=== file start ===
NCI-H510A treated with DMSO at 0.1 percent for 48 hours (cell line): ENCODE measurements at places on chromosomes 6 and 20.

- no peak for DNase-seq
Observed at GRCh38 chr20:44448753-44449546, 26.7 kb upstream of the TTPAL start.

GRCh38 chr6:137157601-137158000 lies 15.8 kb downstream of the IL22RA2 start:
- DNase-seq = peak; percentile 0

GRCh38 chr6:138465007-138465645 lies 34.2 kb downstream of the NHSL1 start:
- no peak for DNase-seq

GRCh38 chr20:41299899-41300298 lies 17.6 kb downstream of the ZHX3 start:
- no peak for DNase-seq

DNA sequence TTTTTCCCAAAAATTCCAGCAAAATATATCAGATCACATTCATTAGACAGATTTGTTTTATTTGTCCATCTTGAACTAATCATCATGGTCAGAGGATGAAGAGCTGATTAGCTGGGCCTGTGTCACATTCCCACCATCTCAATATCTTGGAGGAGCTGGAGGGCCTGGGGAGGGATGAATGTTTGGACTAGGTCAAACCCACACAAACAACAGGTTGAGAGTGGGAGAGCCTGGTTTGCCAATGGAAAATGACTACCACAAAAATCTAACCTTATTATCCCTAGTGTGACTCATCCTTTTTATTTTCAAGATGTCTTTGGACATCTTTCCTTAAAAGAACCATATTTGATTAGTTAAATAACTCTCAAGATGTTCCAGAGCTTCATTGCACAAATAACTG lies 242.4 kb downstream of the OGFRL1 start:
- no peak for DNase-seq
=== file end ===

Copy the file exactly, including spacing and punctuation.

NCI-H510A treated with DMSO at 0.1 percent for 48 hours (cell line): ENCODE measurements at places on chromosomes 6 and 20.

- no peak for DNase-seq
Observed at GRCh38 chr20:44448753-44449546, 26.7 kb upstream of the TTPAL start.

GRCh38 chr6:137157601-137158000 lies 15.8 kb downstream of the IL22RA2 start:
- DNase-seq = peak; percentile 0

GRCh38 chr6:138465007-138465645 lies 34.2 kb downstream of the NHSL1 start:
- no peak for DNase-seq

GRCh38 chr20:41299899-41300298 lies 17.6 kb downstream of the ZHX3 start:
- no peak for DNase-seq

DNA sequence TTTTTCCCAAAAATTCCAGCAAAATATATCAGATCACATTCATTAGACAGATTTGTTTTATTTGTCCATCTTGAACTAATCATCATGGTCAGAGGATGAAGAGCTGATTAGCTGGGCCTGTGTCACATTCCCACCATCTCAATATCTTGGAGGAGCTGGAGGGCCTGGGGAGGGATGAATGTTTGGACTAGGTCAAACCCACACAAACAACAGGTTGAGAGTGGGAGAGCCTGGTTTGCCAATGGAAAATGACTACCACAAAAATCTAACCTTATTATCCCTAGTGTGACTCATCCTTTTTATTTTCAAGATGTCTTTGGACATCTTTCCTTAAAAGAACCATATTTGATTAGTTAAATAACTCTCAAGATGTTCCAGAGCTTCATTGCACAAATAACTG lies 242.4 kb downstream of the OGFRL1 start:
- no peak for DNase-seq